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Japanese ska is ska music made in Japan. It is, along with its counterparts elsewhere in the world, part of what has been called the "third wave of ska [that] combines the traditional Jamaican Club sound with metal, punk, folk, funk, and/or country."
Having been formed in the 1980s and enjoying international success (including extensive touring in the United States and Europe), the group Tokyo Ska Paradise Orchestra is arguably the original and best-known Japanese ska ensemble.
175R, Beat Crusaders, The Boom, Kemuri, Kojima, Lisa, Mongol800, Tsu Shi Ma Mi Re, Shaka Labbits, Gelugugu, Potshot, Yum!Yum!Orange, Yukihiro Takahashi, Ska Ska Club, Kasutera and Oreskaband are other Japanese artists that have performed ska (though not all exclusively).
Japan has had a proliferation of album-making ska bands. Besides those mentioned elsewhere in this article, one source lists the Clippers, Coke Head Hipsters, the Drops, Duck Missile, Fruity, Gelugugu, La Ppisch, Life Bal, Mustang AKA, Nicotine, Oi-Skall Mates, Piala, Rude Bones, Shoulder Hopper, Scafull King, Skatroits, Sprocket Wheel, Dallax, The Rollings, Step by Step, Sk@ymate's, Skapontas, Tropical Gorilla, midnightPumpkin, SPYZZ,and Young Punch.
According to one music critic, Japanese ska "music translates well, as they have fully embraced the Western horned-based ska idiom". Another remarks "from traditional ska to ska-punk, Japan has a thriving scene that is ready to invade America.
A source at MIT describes:
Although far less popular than J-pop, J-rock (Japanese rock), or electronica, ska music has a definite presence in Japan. Emerging about a decade ago with forerunner bands Ska-Flames and Tokyo Ska Paradise Orchestra, the Japanese ska scene saw a huge popular surge in 1997 (mirroring the burst of popularity in the United States) which quickly died out. However, many Japanese ska bands continue to persist despite a lack of mainstream support. The Determinations, The Side Burns, and Blue Beat Players are Japanese ska bands popular among fans of the genre.
In Japan, both Japanese and traditional Jamaican ska enjoy some popularity. An article in Jamaica Observer quoted a Japanese music seller as saying:
Ska is very big in Japan and we have about five Japanese ska bands in my city. We just had Prince Buster performing there [...] Japanese people love Ska [...] in fact, they love every period of music from Jamaica.
A Japanese pop authority remarked that some see:
...similarities between the highly stylized "skanking" dance style associated with ska music and Japanese "bon odori" festival dances. (Ska music and ska-punk have long been favorites in Japan, and today there are countless Japanese ska and ska-punk bands.) And reggae’s syncopated rhythms are echoed in the rhythm of Okinawan music -- so much so that Okinawa music is sometimes called "Japanese reggae."
While some sources (such as one of the quotes above) discern Japanese ska from Japanese pop, other sources lump them together. While this classification is contrary to the fact that ska and punk music are rarely, if ever, classified as pop music in most of the world, it is congruous with the practice of considering Japanese pop to encompass other genres which are often regarded as separate from pop music in the United States and Europe, among them rock, urban and electronic dance music.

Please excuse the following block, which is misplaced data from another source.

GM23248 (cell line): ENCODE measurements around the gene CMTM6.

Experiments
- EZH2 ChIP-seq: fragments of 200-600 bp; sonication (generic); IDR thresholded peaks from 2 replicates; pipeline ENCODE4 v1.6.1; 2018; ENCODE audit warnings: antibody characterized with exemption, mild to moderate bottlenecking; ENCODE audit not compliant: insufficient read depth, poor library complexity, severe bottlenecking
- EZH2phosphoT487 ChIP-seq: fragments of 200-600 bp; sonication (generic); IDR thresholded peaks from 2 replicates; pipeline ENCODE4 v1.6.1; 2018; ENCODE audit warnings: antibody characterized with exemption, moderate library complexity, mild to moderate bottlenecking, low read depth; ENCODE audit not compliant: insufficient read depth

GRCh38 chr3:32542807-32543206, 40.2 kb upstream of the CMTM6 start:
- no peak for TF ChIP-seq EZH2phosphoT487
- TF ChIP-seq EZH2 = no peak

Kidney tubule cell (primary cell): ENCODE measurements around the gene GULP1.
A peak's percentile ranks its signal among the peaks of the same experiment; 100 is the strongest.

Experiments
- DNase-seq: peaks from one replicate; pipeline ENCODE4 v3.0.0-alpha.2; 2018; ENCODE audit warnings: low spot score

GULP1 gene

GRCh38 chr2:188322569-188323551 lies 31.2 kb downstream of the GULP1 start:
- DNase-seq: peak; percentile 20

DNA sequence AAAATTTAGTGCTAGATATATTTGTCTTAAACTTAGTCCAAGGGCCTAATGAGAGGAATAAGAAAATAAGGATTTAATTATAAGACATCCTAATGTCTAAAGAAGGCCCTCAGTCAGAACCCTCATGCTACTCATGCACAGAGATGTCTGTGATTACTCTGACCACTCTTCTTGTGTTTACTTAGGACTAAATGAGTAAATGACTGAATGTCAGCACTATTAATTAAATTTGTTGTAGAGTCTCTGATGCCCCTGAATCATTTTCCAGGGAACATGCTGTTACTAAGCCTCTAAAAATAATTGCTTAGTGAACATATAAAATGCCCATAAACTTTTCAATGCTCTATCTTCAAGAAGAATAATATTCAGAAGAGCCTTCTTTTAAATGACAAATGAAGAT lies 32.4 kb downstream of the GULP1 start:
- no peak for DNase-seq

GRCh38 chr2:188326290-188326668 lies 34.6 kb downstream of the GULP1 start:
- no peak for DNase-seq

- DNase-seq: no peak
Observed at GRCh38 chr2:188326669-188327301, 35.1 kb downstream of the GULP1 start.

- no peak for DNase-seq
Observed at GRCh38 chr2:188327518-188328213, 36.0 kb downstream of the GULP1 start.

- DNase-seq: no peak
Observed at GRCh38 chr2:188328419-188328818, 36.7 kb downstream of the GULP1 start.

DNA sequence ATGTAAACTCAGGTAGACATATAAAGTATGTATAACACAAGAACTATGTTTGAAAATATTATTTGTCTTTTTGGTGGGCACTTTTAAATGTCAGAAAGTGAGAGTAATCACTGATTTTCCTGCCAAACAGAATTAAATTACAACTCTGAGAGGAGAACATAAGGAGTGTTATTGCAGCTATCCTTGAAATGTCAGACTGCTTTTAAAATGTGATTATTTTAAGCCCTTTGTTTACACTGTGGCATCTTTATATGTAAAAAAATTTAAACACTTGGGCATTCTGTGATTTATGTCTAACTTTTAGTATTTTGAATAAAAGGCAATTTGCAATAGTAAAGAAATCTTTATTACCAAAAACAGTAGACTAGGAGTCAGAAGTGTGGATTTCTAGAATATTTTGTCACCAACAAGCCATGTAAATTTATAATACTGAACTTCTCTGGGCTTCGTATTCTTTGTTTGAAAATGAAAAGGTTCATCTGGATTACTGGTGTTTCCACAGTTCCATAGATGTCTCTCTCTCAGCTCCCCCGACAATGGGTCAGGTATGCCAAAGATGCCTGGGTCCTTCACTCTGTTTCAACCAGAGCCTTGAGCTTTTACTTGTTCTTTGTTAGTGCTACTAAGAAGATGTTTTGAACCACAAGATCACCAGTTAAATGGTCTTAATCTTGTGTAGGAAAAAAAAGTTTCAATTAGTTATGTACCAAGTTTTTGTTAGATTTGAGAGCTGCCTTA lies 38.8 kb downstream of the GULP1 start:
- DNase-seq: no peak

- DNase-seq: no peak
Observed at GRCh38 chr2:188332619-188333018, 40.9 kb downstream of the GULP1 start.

The consideration of Japanese ska as a subgenre of Japanese pop may be due, at least in part, to bands typically considered ska releasing songs with a definite pop music sound. Sometimes, this genre-spanning occurs within a single song. For example, Snail Ramp (a "typical ska punk" band from Tokyo) has a song called "Hotaru no Hikari" featuring Air. For the most part, this is a ska punk version of "Auld Lang Syne" with Japanese lyrics. Sections of the song, however, divert from this musical form and instead have a sound akin to boy band music.[nb 1][nb 2]
According to the filing scheme used at Tower Records in Tokyo, all Japanese ska is classified as hardcore, even that with the laid-back sound that typifies early Jamaican ska music from the early 1960s.
- This sort of stylistic departure, when it occurs in American and European punk music, may be regarded as ironic and may even be so in this case.
- "While the reference above calls Snail Ramp a "typical ska punk" band, a review of one of their albums from a different source remarks "A couple of the songs had ska-nature, and turned out pretty well for stuff from a non-ska band."".
- "The History of Ska".
- "Review of Land of the Rising Sea: The Best of Japanese Ska in Orlando Weekly".
- "Tokyo Ska Paradise Orchestra Touring dates and History".
- "Nippop Profiles: Tokyo Ska Paradise Orchestra". Archived from the original on 2012-06-16. Retrieved 2007-01-21.
- "The Japanese Ska page".
- "Randy Krbechek's Metronews Music Reviews". Archived from the original on 2007-09-27.
- "In Music We Trust, Ninon Ska Dansu (Land of the Rising Ska) Various Japanese Ska Artists on Moon Ska Records, review by Alex Steininger".
- "Supplement to Dr. Shigeru Miyagawa's StarFestival Massachusetts Institute of Technology Department of Foreign Languages and Literatures".
- Balford Henry (2004-04-26). "Jamaica Observer, "SKA - alive and kicking but outside Jamaica"". Archived from the original on 2007-09-26.
- Keith Cahoon (2005-05-21). "Rastaman Vibration - What's up with Japanese Reggae?".
- "PunkNews, "Midnight Pumpkin/Blue Hole live in Kisarazu".
- "Snail Ramp".
- "Japanese Ska Randomized Survey 2000".